In Western society there is still a correlation, but especially in underdeveloped societies like India, I suspect the possession of a university education has a considerable correlation with socioeconomic background.
This is relevant to employers because it implies the worker's parents will have had the resources (money, energy, free time) to raise the worker to a good standard of culture, and that the worker is more likely to have the conservative attitudes resulting from an upbringing with relative stability and with an absence of the most intensive economic exploitation of the parents.
Because capitalist relations are defined by exploitation, this is always a relevant consideration, but in sectors defined by a high degree of industrial conflict, the employer may be explicitly recruiting for those least accustomed to thinking which challenges the structure of the existing system and least prone to collective organising or a class mentality.
Mismatch between educational fields and occupational divisions of labour
Often, curriculums in education do not map directly to the needs of a particular employer filling a particular role.
This is because workers are reluctant to embark on multi-year studies that tie them very closely to only a particular economic role, and because employers, never offering jobs prior to the completion of study, have little ability to express demand for study to match their exact needs.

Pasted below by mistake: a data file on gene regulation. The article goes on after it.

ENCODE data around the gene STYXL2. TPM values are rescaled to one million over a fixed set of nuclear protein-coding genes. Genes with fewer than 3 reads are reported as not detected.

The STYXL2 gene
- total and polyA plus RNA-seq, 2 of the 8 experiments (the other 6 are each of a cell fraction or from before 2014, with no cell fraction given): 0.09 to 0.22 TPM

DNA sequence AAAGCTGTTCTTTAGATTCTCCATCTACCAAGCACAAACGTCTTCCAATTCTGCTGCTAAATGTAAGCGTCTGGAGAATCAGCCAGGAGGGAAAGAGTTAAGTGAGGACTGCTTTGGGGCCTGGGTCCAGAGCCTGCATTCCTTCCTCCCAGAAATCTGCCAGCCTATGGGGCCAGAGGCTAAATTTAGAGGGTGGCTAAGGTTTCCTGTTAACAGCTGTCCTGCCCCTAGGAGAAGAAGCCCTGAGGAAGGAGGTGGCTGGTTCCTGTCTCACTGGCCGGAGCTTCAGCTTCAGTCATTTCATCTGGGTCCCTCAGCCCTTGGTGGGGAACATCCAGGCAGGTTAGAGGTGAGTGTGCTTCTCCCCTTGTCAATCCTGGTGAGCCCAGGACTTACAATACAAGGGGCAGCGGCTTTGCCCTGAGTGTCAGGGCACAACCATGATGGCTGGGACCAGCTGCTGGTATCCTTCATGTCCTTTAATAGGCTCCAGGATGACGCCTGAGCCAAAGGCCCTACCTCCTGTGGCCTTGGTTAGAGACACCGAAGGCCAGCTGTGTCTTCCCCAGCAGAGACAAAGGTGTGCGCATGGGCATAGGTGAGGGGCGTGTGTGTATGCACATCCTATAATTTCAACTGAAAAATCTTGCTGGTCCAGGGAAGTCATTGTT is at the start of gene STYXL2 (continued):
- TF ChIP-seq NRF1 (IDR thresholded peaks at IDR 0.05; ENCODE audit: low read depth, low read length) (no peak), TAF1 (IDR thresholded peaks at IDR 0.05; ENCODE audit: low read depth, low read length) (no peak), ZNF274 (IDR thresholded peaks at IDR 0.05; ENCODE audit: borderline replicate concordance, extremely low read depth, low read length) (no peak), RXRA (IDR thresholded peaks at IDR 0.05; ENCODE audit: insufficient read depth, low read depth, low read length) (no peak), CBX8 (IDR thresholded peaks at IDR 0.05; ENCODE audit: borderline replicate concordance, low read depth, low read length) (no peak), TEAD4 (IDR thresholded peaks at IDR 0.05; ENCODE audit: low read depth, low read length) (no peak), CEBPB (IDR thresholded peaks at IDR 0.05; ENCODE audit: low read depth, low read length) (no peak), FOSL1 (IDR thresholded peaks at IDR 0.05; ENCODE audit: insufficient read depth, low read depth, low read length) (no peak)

Even where an employer could expect to recruit someone with a generally relevant field of study, they probably find from experience that they are not so over-supplied with candidates that they can always get one on the spot - and they'd prefer to have bums on seats and work moving slowly, than not at all.
Because fields of study are defined with somewhat arbitrary boundaries, and because divisions of labour are often not such as to require only specialist knowledge and nothing else, many employers also find that they can start to suffer from monocultures if they recruit only educated workers who have studied particular fields.
This is where some kinds of specialist knowledge are over-supplied in their workplace, and other kinds of knowledge are under-supplied, or where there are few integrations of knowledge across different fields which might be extremely valuable to an employer.
Essentially, the need of educators to divide up fields of study for the purpose of teaching or study (especially over a limited timeframe), cannot be expected to align perfectly with an industrial division of labour.
The field of study is often of least concern to employers of educated workers.
What matters more is:
The skills conveyed by the process of education generally;
How education implicitly selects for certain features of ability or mentality which employers find desirable in workers; and
A certain amount of intellectual diversity in the workplace which undoes the harmful (but necessary) specialisations which formal education imposes.